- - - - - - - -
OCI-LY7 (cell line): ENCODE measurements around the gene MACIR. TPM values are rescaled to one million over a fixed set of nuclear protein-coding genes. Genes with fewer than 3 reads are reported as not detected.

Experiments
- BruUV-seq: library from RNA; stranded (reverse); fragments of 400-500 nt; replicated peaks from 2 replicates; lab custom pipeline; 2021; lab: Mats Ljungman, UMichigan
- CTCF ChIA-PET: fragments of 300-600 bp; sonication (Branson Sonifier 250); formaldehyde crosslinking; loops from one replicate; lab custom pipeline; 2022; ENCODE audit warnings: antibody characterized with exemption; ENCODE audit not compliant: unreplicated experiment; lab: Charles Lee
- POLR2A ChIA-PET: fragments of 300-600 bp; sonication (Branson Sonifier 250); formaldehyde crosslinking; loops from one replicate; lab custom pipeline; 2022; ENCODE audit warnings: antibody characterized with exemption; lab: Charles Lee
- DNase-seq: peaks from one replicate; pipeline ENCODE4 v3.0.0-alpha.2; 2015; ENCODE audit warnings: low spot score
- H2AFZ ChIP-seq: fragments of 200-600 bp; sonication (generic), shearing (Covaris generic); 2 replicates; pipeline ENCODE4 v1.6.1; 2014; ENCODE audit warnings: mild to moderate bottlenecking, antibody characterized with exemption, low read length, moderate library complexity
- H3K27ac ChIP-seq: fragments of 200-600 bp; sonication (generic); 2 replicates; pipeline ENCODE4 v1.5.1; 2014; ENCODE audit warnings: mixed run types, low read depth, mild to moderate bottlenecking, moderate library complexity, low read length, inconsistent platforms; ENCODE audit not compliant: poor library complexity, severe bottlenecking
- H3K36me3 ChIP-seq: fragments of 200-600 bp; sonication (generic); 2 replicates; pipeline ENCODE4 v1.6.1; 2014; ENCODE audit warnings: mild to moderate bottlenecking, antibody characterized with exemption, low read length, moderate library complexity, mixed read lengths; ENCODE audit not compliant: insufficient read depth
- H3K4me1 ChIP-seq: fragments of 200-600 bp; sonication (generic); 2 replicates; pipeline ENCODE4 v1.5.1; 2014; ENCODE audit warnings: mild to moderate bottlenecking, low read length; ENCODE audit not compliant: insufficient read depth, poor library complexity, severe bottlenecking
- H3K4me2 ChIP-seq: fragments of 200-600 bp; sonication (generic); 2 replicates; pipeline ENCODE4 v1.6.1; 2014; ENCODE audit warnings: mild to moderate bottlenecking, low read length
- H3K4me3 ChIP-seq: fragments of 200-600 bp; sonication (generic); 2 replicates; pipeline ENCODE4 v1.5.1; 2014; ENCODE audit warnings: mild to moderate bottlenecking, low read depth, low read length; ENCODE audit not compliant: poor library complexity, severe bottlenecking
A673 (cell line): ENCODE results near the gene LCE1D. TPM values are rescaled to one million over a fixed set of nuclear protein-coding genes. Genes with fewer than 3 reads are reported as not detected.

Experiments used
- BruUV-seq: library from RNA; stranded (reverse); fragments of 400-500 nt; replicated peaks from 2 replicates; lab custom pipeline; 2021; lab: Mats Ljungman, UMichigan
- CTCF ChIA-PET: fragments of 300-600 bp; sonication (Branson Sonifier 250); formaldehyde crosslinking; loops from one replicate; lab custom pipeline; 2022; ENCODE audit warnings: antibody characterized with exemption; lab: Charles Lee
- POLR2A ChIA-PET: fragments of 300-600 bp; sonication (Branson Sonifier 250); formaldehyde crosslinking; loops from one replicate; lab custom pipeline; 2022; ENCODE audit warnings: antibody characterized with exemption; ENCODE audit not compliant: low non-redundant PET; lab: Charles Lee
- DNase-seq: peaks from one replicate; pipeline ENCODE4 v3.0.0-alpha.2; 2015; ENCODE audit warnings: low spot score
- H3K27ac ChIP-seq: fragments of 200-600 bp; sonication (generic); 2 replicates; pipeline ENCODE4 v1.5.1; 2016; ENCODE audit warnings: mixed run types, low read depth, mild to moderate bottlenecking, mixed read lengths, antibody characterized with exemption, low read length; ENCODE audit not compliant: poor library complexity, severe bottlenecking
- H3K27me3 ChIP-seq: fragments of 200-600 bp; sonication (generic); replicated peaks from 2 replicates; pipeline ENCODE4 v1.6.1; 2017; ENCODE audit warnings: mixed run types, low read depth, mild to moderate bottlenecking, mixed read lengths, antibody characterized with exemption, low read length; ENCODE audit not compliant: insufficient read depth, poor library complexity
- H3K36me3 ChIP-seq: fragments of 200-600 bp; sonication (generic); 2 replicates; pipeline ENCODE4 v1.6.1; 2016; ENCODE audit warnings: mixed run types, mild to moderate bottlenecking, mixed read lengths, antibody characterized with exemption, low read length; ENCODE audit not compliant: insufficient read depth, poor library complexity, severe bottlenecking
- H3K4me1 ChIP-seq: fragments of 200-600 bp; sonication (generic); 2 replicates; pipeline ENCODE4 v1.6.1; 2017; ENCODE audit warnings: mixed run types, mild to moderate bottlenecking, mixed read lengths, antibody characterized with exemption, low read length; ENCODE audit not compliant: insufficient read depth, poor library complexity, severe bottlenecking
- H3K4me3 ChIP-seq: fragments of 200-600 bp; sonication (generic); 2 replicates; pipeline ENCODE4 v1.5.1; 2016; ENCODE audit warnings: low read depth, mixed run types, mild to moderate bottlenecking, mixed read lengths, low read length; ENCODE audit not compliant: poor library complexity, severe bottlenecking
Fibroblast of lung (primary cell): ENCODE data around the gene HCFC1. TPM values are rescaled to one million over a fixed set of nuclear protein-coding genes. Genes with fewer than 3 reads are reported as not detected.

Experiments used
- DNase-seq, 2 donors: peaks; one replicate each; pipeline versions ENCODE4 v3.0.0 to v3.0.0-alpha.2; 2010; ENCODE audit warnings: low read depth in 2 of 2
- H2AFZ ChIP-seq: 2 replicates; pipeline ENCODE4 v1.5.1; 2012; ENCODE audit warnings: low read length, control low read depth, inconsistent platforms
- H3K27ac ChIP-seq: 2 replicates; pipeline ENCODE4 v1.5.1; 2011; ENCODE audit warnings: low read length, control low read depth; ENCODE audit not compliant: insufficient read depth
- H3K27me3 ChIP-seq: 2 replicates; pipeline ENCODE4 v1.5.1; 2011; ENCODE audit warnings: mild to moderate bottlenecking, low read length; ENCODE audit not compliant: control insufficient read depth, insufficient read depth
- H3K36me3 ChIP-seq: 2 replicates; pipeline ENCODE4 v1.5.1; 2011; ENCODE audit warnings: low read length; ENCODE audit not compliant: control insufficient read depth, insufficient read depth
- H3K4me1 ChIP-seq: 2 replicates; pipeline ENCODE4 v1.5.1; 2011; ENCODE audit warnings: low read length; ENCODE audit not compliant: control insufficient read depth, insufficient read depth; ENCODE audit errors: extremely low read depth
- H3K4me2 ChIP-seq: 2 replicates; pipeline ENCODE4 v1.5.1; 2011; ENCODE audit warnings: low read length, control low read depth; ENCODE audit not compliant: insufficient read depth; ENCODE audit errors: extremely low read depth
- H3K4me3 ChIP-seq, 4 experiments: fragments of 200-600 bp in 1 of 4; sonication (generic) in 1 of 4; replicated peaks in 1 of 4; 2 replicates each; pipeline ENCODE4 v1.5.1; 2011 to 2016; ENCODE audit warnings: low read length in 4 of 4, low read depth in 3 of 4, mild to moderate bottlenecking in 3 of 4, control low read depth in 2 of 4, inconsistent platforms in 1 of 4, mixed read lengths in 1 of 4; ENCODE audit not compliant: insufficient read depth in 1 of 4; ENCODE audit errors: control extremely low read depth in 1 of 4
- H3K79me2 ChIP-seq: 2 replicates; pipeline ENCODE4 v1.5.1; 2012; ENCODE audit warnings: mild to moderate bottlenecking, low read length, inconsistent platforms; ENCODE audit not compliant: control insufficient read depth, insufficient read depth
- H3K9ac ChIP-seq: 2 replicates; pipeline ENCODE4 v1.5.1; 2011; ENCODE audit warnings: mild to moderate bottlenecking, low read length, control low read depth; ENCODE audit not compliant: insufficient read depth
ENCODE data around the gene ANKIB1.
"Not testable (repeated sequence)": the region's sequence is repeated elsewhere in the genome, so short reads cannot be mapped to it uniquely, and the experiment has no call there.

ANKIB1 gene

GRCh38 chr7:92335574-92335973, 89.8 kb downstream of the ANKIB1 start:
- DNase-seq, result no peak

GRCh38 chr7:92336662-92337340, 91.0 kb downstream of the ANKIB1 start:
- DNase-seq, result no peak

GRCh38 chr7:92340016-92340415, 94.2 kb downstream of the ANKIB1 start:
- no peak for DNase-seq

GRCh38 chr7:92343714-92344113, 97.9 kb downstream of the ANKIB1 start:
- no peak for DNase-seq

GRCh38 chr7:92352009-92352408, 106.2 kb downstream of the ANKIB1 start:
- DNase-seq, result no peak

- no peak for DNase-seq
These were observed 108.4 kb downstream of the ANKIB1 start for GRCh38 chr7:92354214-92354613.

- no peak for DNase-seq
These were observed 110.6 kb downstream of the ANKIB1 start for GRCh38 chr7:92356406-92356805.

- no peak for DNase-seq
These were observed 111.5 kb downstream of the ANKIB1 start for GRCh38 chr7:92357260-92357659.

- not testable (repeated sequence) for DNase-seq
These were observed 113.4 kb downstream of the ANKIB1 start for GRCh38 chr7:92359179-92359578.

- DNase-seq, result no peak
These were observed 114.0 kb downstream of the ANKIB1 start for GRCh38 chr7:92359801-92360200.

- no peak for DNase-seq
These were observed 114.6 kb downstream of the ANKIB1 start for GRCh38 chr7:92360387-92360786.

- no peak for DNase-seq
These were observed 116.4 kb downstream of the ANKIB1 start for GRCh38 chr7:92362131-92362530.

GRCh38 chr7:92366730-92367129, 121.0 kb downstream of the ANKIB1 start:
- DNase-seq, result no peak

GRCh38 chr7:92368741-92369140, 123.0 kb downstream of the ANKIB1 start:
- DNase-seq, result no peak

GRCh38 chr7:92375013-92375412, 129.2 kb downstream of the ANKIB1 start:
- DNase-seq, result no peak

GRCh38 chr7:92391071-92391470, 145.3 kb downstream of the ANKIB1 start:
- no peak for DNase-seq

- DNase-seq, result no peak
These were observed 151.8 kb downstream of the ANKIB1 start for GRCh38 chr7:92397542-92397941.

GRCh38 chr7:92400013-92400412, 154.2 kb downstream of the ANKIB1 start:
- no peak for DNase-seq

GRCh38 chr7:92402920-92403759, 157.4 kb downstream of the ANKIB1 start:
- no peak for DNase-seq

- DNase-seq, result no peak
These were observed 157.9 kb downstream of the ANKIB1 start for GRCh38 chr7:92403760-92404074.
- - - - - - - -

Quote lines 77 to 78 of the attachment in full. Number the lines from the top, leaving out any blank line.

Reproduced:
- DNase-seq, result no peak
These were observed 157.9 kb downstream of the ANKIB1 start for GRCh38 chr7:92403760-92404074.